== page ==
Reviews round-up

The critics' verdicts on Deborah Levy, Maggie O' Farrell and Harry Wallop.

Black Vodka by Deborah Levy

Alex Clark has high praise for Deborah Levy in the Guardian. She urges the reader not only to explore this “powerful...fragmentary...elliptical” collection of stories, but the rest of its author’s work, which includes the Booker short-listed novel Swimming Home, and offers a “strange, unpredictable journey”. Black Vodka contains a compendium of Levy’s distinctive traits. In "Cave Girl", Cass undergoes a successful sex change from male to female. "[The surgeon] really fiddled with my controls”, she says, and her brother finds himself entranced by the result. In ‘Pillow Talk’, (Clark summarises) “a Czech man living in London is interviewed in Dublin by a Japanese man, before having casual sex with a woman from Cork and then flying home to his Jamaican-born girlfriend.” Clark is continually impressed by these provocative identity games in which “national and cultural identity is used as a prism through which to explore shifts of attachment and belonging”. Even “what constitutes a person” becomes difficult to determine. Clark concludes by noting that “like their protagonists, these stories do not give up their secrets easily”, before assuring us that they are nonetheless “by no means difficult to understand”. Ought we to detect a hint of damning with faint praise here? Perhaps so, but the thrust of Clark’s review is clear nonetheless: this collection comes highly recommended.

In the Independent, Lucy Popescu identifies love as a key theme. In Black Vodka, she writes, love “is mystifying, at worst illusive”. The title story involves a relationship which cannot last, yet its mere “promise of love” unsettles the protagonist, who wakes after a fantastical though personal dream with tears on his cheeks, “transparent as vodka but warm as rain”. But whether depicting love, grief or the collision of cultures, Levy’s “elegantly conceived and executed stories” create “an array of intense emotions and moods in precise, controlled prose”, economic and imaginative enough to propel this hypnagogic collection toward nightmare. Popescu cannot help note a particularly farcical topicality which creeps into one of the stories: “one character recalls eating horse steaks in Paris: ‘It was like eating a unicorn in the 21st century’”.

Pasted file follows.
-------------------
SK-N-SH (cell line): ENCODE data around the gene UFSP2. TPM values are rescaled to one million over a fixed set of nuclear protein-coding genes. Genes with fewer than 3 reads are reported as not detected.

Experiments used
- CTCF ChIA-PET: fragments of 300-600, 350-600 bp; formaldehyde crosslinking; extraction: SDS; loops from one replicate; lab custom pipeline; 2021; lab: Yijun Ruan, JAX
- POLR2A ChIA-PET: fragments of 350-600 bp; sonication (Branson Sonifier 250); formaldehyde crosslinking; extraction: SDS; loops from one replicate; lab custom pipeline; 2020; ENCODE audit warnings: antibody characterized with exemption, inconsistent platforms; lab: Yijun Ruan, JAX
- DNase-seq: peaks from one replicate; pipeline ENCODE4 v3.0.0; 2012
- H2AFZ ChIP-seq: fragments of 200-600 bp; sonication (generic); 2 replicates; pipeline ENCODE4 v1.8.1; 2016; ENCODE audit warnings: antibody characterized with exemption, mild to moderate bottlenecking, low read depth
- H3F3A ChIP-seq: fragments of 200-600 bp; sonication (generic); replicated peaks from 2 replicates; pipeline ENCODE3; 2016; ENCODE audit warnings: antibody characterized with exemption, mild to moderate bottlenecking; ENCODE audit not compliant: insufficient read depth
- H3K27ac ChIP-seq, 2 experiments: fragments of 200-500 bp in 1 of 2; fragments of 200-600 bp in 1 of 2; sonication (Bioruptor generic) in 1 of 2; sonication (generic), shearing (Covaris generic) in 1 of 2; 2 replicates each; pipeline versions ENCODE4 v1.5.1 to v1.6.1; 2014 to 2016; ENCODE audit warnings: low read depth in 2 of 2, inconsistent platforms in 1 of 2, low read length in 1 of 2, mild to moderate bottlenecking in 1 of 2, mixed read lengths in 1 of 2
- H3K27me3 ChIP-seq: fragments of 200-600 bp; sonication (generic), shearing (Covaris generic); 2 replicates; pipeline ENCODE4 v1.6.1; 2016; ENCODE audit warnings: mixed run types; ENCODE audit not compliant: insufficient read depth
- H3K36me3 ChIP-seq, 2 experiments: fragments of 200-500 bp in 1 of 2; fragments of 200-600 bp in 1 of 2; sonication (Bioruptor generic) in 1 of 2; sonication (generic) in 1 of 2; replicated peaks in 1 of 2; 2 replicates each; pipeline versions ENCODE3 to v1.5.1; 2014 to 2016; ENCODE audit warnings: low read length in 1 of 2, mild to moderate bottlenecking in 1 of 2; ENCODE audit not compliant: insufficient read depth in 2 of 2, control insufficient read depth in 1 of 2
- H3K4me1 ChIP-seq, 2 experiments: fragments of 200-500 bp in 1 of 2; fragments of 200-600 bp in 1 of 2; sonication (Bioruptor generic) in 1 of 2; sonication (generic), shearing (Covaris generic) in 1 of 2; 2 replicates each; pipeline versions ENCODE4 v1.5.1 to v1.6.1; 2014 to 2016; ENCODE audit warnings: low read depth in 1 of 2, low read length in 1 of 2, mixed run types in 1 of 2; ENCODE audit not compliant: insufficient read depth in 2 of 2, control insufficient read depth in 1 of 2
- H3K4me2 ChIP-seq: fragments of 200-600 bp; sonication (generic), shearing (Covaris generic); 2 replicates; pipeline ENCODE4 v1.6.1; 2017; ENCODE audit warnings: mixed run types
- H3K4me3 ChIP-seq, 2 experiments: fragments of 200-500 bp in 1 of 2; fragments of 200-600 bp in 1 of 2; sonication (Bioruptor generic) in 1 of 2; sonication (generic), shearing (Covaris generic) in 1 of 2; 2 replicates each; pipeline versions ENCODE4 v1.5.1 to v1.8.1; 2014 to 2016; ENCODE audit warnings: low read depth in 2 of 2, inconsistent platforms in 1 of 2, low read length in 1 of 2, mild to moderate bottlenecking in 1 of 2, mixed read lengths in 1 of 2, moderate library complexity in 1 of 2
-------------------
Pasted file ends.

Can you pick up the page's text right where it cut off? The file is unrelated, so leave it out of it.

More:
Black Vodka was reviewed by Catherine Taylor in the New Statesman earlier this year.

Instructions for a Heat Wave by Maggie O'Farrell

“Strange weather brings out strange behaviour...” Maggie O’ Farrell’s latest novel addresses the issue of brittle family structures through a captivating story centered on an Irish family, the Riordans, in London enduring the heat wave of summer 1976. 

O'Farrell examines a family structure that is fragmented by tradition and rebellion, narrating the complex lives lead by each of its members. The Guardian’s Lucy Briscoe describes this as “a brilliant dissection of different generation’s attitudes towards the same predicament”. Charlotte Heathcote, in the Express writes that “weaving through all of these life stories is Gretta [Riordan]'s obsessive Catholicism. None of her three children are religious, much to her despair, but it turns out that she is less ‘holier-than-thou’ than she can even admit to herself.”

Heathcote elaborates on the effect of the heat wave upon the Riordans as they console Gretta. “As Gretta's three children congregate at their childhood home…skeletons are dragged out of cupboards, festering wounds are exposed to the air and the job of Michael Francis, Monica and Aoife is not made easier by a mother who likes her truth whitewashed and sanitised.”